It centres around actual people who lived in the town in the early years of the 18th century, though the name of the building’s architect is unknown. The minister who brought the new place of worship into being was Samuel Bury; we meet both him and his wife Elizabeth, whose diary provides the nucleus of the story.
As well as senior members of her husband’s congregation, not all of whom in reality are as supportive as they profess, the main characters are the maids who work in the Bury household and some of their friends – most notably a group of siblings struggling against the bitter legacy of an abusive father. The catalyst for potential tragedy is the young architect.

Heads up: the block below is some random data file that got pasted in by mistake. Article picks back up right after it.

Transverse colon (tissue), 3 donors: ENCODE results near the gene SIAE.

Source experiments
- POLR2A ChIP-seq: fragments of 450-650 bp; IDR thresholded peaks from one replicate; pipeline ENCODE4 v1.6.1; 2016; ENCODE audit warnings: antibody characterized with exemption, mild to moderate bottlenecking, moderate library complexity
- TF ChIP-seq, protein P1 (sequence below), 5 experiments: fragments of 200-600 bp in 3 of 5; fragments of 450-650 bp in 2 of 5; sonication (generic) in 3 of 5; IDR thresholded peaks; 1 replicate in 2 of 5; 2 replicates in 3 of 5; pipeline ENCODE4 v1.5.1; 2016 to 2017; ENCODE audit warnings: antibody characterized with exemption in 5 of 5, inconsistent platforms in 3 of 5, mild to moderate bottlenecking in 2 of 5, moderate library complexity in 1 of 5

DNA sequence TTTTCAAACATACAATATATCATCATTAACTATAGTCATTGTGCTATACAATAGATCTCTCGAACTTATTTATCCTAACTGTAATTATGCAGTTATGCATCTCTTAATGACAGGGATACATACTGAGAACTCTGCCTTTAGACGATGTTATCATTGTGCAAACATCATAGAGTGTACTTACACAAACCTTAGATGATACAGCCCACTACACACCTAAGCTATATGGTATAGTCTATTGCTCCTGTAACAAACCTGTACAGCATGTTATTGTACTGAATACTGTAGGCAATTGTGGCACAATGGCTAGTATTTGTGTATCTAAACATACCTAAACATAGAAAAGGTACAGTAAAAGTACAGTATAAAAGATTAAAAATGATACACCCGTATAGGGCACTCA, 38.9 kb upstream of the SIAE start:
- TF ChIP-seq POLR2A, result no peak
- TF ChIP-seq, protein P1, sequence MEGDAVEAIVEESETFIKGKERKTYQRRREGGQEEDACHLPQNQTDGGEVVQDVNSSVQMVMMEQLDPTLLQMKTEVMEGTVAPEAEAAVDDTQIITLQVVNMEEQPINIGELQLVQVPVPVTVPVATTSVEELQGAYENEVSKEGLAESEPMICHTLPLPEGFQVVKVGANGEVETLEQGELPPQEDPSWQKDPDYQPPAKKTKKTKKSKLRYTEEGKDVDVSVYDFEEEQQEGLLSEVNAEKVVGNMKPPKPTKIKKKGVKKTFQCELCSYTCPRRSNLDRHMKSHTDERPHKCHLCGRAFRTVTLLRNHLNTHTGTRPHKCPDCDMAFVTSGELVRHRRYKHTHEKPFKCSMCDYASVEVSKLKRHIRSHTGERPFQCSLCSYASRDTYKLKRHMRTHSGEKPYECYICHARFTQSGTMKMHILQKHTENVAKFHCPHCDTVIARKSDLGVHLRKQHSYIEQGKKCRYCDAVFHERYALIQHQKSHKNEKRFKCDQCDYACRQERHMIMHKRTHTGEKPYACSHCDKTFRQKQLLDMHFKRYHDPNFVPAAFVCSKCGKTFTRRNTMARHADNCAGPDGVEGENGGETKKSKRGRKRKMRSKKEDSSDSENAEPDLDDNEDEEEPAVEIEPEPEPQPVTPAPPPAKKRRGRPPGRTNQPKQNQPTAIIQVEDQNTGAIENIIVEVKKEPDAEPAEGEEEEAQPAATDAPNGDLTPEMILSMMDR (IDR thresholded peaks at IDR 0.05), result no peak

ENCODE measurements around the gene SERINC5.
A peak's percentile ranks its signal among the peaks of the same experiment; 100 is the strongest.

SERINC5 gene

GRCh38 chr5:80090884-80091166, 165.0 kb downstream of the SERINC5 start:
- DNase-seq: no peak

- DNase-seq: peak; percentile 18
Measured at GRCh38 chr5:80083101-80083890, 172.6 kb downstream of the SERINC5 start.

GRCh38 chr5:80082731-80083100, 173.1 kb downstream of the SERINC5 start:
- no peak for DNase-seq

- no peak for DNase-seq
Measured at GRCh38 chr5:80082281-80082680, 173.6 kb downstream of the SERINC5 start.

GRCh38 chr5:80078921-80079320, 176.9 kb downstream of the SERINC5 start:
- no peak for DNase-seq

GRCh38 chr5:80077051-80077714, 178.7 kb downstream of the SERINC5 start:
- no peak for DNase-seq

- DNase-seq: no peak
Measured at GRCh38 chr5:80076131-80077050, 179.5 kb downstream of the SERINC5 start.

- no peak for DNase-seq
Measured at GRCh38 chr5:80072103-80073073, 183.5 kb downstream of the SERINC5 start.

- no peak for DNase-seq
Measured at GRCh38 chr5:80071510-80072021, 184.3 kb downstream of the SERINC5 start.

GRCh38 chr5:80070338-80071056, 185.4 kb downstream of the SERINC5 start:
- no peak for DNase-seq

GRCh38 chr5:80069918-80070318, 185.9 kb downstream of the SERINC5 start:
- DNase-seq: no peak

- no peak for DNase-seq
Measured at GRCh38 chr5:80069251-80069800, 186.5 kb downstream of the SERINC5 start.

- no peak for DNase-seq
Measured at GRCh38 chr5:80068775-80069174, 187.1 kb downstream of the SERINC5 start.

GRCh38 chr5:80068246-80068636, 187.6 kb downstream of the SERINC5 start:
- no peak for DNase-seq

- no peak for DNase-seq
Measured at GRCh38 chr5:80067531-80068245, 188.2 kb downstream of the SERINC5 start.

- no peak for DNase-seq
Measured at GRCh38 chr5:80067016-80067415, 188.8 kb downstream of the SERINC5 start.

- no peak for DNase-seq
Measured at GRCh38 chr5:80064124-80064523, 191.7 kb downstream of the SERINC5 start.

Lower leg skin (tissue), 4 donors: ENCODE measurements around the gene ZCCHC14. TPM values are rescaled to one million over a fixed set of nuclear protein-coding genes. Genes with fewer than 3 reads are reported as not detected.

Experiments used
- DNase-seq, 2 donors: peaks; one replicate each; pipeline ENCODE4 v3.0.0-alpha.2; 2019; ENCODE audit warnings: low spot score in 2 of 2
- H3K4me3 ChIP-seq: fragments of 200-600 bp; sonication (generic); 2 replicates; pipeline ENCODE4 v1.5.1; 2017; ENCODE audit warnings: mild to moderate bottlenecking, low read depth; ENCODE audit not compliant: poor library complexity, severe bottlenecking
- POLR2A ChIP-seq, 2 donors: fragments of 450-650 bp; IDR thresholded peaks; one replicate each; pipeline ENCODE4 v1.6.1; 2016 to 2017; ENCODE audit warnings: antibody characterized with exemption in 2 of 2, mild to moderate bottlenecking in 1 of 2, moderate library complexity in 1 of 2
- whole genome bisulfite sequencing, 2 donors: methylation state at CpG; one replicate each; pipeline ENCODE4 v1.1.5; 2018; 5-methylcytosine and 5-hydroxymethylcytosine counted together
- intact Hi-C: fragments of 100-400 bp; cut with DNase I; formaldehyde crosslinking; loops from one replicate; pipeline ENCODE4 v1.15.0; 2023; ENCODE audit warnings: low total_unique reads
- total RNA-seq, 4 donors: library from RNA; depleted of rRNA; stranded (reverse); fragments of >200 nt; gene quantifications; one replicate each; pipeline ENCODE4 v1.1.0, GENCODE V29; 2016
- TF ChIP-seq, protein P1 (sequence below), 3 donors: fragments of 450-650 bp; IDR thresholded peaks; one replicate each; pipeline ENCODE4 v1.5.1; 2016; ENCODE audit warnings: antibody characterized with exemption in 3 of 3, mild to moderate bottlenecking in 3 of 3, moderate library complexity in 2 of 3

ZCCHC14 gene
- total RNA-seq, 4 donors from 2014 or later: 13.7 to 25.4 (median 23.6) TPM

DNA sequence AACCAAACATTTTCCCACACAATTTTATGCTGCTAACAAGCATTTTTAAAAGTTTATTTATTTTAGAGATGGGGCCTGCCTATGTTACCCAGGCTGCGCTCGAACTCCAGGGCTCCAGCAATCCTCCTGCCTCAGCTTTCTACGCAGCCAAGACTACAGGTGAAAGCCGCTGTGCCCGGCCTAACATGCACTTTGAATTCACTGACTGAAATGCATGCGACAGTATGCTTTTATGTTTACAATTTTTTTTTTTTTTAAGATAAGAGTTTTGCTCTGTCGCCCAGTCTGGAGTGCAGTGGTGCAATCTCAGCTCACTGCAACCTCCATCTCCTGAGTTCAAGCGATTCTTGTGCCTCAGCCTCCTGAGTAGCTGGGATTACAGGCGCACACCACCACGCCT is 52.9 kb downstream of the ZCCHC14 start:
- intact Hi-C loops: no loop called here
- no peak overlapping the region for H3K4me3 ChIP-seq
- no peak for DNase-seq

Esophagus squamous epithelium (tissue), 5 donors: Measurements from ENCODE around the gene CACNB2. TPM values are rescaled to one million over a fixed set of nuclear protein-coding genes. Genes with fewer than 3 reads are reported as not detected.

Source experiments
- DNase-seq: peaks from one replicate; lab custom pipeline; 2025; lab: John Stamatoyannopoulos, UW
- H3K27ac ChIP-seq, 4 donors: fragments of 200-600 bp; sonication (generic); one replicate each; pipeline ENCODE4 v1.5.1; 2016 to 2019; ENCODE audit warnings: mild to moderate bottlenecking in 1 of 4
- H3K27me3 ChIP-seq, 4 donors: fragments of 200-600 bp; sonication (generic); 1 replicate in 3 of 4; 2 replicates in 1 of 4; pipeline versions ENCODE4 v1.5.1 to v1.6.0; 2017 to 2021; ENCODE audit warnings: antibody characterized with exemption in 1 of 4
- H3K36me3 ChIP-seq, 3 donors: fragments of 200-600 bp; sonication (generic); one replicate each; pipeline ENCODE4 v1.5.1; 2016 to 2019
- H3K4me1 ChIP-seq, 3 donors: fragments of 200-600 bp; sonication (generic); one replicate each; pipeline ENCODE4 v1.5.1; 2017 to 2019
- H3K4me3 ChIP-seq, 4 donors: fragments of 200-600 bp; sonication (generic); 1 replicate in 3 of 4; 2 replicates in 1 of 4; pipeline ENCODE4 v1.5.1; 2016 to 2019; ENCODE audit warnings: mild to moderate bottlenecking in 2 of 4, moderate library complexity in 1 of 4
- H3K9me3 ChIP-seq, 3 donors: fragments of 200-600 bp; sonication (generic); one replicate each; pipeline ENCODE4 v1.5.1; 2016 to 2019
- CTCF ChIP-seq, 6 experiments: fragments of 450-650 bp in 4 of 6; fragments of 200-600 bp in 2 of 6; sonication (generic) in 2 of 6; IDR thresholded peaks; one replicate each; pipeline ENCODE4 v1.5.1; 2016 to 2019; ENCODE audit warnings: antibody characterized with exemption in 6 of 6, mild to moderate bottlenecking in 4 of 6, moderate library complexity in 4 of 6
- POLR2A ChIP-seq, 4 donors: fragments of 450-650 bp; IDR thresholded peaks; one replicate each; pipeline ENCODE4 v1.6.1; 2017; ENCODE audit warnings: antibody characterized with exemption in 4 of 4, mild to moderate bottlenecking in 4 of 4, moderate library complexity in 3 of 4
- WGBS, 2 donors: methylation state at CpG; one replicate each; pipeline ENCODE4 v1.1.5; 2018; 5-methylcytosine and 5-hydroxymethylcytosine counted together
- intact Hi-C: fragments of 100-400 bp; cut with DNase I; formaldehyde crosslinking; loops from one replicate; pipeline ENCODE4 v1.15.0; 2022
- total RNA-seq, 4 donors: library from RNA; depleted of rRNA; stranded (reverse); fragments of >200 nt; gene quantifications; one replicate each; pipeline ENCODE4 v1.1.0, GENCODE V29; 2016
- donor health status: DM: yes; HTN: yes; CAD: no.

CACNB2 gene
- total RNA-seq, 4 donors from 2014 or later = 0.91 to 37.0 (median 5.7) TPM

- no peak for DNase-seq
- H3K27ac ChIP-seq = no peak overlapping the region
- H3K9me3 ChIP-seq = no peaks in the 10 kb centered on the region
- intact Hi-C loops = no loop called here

The music, with string and percussion accompaniment, is mainly vocal. Whymark has provided some lilting choral pieces, with echoes of both folk and salon music of the drama’s period. Her cast copes admirably with this (there’s some very attractive close harmony singing) and with the dance sequences. These committed young actors – I suspect that some of them have sights already fixed on possible careers in the theatre – bring their characters fully to life.
Over the next two weekends, the play can be seen in Ipswich and Norwich, in both cases at the town's Unitarian Meeting House.